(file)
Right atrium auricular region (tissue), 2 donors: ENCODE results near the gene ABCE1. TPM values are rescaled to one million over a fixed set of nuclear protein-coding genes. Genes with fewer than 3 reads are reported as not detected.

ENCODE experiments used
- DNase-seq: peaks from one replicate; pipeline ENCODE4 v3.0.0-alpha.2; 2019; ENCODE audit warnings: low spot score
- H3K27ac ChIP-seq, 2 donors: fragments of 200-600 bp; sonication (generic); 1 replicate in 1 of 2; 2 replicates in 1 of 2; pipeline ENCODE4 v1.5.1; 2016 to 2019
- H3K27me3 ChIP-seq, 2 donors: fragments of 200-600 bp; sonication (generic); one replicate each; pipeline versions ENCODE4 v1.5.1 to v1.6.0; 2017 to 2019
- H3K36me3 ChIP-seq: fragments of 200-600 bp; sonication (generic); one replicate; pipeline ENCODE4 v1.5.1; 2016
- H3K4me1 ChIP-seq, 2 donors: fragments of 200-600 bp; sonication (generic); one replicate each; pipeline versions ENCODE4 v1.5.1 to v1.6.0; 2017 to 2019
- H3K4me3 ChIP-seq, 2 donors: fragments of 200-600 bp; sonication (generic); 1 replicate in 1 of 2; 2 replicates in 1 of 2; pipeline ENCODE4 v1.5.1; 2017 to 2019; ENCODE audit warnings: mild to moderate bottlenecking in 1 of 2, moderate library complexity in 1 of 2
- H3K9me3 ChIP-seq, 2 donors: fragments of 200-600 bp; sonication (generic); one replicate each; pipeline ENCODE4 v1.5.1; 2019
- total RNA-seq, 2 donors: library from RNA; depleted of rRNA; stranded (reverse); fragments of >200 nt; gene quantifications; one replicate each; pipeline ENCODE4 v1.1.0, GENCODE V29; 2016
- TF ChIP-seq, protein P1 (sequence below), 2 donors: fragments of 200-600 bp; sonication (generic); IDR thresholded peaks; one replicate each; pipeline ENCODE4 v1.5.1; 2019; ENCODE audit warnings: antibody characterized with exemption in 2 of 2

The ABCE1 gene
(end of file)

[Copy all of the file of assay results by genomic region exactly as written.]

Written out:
Right atrium auricular region (tissue), 2 donors: ENCODE results near the gene ABCE1. TPM values are rescaled to one million over a fixed set of nuclear protein-coding genes. Genes with fewer than 3 reads are reported as not detected.

ENCODE experiments used
- DNase-seq: peaks from one replicate; pipeline ENCODE4 v3.0.0-alpha.2; 2019; ENCODE audit warnings: low spot score
- H3K27ac ChIP-seq, 2 donors: fragments of 200-600 bp; sonication (generic); 1 replicate in 1 of 2; 2 replicates in 1 of 2; pipeline ENCODE4 v1.5.1; 2016 to 2019
- H3K27me3 ChIP-seq, 2 donors: fragments of 200-600 bp; sonication (generic); one replicate each; pipeline versions ENCODE4 v1.5.1 to v1.6.0; 2017 to 2019
- H3K36me3 ChIP-seq: fragments of 200-600 bp; sonication (generic); one replicate; pipeline ENCODE4 v1.5.1; 2016
- H3K4me1 ChIP-seq, 2 donors: fragments of 200-600 bp; sonication (generic); one replicate each; pipeline versions ENCODE4 v1.5.1 to v1.6.0; 2017 to 2019
- H3K4me3 ChIP-seq, 2 donors: fragments of 200-600 bp; sonication (generic); 1 replicate in 1 of 2; 2 replicates in 1 of 2; pipeline ENCODE4 v1.5.1; 2017 to 2019; ENCODE audit warnings: mild to moderate bottlenecking in 1 of 2, moderate library complexity in 1 of 2
- H3K9me3 ChIP-seq, 2 donors: fragments of 200-600 bp; sonication (generic); one replicate each; pipeline ENCODE4 v1.5.1; 2019
- total RNA-seq, 2 donors: library from RNA; depleted of rRNA; stranded (reverse); fragments of >200 nt; gene quantifications; one replicate each; pipeline ENCODE4 v1.1.0, GENCODE V29; 2016
- TF ChIP-seq, protein P1 (sequence below), 2 donors: fragments of 200-600 bp; sonication (generic); IDR thresholded peaks; one replicate each; pipeline ENCODE4 v1.5.1; 2019; ENCODE audit warnings: antibody characterized with exemption in 2 of 2

The ABCE1 gene